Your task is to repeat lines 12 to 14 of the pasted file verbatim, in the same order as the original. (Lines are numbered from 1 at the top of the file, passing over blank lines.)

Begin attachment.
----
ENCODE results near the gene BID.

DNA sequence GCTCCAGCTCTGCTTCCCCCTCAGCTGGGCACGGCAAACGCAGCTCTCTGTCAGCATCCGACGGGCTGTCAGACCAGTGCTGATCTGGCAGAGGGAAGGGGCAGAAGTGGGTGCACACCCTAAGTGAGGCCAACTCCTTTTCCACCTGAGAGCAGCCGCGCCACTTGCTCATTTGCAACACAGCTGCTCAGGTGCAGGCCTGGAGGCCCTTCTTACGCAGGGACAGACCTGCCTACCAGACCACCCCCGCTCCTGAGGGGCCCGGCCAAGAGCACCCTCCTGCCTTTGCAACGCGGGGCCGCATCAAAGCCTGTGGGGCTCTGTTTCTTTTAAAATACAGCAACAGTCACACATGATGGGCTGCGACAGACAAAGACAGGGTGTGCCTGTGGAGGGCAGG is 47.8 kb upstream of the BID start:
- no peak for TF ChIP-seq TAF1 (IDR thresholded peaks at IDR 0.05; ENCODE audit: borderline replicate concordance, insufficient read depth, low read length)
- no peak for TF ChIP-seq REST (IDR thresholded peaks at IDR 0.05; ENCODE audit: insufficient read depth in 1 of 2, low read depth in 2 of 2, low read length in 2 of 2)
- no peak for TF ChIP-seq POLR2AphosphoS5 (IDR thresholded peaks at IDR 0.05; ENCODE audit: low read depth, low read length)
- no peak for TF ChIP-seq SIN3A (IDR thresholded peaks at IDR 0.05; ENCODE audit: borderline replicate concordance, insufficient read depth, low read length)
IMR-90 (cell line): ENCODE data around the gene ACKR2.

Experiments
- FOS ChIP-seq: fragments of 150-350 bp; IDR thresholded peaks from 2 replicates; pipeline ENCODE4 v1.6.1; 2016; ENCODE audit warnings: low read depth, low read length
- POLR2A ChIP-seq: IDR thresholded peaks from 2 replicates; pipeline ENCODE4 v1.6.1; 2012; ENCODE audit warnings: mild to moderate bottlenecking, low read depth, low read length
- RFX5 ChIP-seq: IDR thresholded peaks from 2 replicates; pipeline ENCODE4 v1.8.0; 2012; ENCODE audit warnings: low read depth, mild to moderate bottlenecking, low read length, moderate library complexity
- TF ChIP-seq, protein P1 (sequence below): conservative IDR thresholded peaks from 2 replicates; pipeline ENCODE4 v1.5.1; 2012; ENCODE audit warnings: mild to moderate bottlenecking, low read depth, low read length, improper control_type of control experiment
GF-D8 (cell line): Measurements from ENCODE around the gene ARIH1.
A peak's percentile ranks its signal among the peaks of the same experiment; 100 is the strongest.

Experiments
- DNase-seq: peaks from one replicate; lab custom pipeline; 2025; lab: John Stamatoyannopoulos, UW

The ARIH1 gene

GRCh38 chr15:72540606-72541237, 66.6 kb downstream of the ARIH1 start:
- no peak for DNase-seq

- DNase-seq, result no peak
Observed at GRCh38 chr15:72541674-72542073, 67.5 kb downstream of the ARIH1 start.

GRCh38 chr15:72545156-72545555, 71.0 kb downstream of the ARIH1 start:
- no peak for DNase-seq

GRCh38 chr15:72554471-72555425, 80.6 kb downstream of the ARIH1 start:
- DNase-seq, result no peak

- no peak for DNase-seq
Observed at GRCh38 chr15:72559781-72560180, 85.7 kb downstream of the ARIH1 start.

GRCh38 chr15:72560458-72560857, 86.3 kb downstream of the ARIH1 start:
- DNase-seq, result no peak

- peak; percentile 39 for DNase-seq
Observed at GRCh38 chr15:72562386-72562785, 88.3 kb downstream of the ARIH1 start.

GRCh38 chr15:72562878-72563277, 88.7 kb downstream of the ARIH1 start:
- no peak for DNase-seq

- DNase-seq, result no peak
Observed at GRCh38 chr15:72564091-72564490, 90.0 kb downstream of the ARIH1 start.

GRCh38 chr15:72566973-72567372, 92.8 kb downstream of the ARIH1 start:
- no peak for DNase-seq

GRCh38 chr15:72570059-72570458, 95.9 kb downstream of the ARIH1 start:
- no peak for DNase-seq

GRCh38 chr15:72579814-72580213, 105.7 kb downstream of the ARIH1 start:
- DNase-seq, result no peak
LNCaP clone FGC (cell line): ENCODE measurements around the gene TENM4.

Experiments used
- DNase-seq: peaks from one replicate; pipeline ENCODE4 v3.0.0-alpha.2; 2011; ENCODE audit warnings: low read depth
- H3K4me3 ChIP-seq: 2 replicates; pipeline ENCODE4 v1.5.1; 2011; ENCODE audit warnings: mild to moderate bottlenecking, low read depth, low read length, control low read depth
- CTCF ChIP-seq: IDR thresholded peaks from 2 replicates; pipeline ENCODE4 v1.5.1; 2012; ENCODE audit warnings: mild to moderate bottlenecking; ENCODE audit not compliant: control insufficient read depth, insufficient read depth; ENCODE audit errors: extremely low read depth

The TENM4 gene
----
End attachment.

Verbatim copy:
- TF ChIP-seq, protein P1 (sequence below): conservative IDR thresholded peaks from 2 replicates; pipeline ENCODE4 v1.5.1; 2012; ENCODE audit warnings: mild to moderate bottlenecking, low read depth, low read length, improper control_type of control experiment
GF-D8 (cell line): Measurements from ENCODE around the gene ARIH1.
A peak's percentile ranks its signal among the peaks of the same experiment; 100 is the strongest.